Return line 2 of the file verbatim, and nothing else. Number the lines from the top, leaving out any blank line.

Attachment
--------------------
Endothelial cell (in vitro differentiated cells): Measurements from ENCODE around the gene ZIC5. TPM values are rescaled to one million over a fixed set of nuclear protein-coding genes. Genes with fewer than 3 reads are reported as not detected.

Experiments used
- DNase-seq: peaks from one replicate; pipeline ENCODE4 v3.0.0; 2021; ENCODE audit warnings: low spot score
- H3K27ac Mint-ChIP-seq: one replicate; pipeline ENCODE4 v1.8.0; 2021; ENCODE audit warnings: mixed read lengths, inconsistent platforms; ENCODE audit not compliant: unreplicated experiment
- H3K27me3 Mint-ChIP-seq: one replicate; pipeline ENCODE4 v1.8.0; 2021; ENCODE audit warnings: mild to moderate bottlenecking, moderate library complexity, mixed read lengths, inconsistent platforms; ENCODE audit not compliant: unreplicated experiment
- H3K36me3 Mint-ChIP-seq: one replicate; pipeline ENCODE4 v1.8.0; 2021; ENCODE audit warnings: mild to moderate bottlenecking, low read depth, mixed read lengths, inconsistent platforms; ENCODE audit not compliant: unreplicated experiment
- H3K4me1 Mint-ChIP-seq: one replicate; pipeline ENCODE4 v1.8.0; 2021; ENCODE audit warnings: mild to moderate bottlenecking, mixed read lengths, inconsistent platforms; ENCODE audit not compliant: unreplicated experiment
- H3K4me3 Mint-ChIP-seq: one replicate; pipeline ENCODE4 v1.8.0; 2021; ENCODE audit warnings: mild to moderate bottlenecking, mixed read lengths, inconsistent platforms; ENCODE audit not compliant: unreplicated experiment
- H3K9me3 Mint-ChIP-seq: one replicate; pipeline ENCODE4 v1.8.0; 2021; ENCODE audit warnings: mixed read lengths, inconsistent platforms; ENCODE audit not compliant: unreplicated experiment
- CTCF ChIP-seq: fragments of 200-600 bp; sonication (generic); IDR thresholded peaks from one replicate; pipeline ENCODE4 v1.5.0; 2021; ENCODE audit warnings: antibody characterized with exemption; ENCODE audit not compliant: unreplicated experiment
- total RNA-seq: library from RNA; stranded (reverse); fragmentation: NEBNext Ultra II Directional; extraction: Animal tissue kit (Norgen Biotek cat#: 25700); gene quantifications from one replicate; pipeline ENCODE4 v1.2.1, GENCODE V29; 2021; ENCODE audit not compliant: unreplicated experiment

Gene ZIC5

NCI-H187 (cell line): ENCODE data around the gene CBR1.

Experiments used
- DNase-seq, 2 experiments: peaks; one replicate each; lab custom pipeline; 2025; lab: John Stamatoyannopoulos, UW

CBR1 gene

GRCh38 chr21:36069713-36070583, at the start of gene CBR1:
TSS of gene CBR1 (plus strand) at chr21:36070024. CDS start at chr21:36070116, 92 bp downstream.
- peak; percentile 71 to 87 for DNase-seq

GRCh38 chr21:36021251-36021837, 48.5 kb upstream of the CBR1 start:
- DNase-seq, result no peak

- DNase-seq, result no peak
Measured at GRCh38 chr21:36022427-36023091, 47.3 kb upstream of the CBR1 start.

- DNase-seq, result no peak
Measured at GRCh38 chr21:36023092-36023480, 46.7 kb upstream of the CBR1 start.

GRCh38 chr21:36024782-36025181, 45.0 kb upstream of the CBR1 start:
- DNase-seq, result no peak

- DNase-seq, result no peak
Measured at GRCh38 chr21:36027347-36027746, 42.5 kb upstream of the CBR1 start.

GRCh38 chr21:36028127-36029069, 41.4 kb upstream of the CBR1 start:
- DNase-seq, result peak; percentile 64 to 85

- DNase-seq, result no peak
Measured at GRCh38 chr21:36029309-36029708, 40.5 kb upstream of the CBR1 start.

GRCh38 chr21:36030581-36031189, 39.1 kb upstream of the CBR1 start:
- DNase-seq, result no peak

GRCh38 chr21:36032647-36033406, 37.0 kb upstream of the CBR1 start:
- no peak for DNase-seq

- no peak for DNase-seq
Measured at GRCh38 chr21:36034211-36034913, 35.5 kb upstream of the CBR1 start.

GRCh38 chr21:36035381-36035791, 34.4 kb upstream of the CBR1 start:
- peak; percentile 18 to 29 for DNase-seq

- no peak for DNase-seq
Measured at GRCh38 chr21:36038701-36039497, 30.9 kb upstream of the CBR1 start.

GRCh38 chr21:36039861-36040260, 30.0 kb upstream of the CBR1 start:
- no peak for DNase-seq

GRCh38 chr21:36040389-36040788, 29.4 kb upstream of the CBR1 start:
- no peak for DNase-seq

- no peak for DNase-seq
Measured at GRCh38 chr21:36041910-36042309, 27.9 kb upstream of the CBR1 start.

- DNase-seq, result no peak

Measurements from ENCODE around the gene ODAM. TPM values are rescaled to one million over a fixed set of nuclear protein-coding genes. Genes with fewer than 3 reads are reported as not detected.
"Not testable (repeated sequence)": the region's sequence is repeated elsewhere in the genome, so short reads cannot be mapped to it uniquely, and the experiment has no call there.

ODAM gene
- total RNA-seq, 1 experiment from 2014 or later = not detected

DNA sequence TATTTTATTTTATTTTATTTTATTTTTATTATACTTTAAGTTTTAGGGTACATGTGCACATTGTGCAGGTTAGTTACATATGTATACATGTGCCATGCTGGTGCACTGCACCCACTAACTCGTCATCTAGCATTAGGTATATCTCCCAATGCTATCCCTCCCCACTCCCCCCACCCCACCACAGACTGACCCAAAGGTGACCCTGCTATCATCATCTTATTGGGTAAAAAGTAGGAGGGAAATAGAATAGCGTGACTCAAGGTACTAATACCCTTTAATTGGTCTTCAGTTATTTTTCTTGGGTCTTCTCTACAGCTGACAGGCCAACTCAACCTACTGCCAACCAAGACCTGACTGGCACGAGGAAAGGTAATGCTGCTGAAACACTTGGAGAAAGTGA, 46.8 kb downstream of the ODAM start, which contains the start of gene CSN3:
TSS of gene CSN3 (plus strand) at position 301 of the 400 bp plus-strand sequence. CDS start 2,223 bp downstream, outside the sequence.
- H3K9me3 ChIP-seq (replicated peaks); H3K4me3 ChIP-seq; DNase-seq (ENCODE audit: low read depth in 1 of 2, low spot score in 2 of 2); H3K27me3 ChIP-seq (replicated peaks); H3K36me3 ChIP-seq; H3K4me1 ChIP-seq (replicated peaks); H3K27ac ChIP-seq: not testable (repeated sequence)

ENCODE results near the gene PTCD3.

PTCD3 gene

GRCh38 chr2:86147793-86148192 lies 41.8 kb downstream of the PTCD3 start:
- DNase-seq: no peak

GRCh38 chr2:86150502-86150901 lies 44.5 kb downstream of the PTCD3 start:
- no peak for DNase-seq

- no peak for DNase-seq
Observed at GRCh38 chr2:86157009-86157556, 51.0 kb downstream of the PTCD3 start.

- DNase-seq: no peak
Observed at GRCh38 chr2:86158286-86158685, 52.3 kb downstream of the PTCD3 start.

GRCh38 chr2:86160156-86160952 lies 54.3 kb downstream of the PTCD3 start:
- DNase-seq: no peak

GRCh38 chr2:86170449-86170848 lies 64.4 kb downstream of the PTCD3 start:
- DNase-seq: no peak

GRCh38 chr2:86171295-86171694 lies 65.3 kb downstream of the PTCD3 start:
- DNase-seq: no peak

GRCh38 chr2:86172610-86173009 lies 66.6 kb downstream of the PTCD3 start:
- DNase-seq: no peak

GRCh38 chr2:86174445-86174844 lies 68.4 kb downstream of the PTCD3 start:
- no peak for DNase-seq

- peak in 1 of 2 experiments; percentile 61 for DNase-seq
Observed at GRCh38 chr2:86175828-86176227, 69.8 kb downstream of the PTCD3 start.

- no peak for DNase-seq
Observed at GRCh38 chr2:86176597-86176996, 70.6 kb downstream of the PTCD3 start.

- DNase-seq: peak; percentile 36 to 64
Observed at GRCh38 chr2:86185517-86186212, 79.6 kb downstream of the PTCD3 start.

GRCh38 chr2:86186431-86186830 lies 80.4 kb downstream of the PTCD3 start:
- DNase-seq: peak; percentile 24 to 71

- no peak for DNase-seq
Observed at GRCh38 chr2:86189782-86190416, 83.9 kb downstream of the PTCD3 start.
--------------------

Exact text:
Experiments used